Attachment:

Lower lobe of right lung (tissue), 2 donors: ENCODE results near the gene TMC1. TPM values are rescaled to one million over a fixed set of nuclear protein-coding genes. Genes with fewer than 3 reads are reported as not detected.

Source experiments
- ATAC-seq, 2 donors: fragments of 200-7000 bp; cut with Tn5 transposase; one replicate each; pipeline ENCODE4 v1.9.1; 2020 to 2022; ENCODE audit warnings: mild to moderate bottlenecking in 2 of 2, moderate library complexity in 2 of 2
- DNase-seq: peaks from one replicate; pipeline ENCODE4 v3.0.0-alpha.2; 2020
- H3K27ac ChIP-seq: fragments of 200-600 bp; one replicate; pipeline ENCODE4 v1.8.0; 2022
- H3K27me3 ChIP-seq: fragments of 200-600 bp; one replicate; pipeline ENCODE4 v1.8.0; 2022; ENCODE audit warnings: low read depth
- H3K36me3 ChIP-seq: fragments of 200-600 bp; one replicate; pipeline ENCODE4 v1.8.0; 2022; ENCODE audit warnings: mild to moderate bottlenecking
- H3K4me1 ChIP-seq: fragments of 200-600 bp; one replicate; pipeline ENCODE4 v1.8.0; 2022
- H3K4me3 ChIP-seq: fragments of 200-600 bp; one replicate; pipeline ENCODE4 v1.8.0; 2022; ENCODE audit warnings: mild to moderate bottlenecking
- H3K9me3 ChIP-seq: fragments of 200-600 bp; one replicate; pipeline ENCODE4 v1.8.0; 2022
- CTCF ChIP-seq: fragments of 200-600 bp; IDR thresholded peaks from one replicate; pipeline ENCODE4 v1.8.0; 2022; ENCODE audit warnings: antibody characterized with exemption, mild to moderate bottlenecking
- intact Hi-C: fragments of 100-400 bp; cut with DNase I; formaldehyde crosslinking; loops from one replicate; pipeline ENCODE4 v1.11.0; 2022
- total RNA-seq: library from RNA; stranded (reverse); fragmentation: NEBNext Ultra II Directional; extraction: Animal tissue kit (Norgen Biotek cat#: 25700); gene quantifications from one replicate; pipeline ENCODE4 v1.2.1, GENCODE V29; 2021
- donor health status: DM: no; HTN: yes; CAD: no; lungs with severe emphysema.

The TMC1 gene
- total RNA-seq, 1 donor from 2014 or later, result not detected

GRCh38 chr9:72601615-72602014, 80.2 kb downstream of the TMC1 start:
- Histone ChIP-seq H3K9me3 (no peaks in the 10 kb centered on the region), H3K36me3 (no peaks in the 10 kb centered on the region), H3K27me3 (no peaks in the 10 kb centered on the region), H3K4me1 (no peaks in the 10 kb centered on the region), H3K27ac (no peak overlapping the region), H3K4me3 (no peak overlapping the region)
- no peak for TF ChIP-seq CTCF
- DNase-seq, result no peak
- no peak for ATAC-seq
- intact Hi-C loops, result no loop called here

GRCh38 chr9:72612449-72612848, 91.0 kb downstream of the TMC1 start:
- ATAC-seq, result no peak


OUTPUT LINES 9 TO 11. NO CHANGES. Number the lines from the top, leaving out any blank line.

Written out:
- H3K4me3 ChIP-seq: fragments of 200-600 bp; one replicate; pipeline ENCODE4 v1.8.0; 2022; ENCODE audit warnings: mild to moderate bottlenecking
- H3K9me3 ChIP-seq: fragments of 200-600 bp; one replicate; pipeline ENCODE4 v1.8.0; 2022
- CTCF ChIP-seq: fragments of 200-600 bp; IDR thresholded peaks from one replicate; pipeline ENCODE4 v1.8.0; 2022; ENCODE audit warnings: antibody characterized with exemption, mild to moderate bottlenecking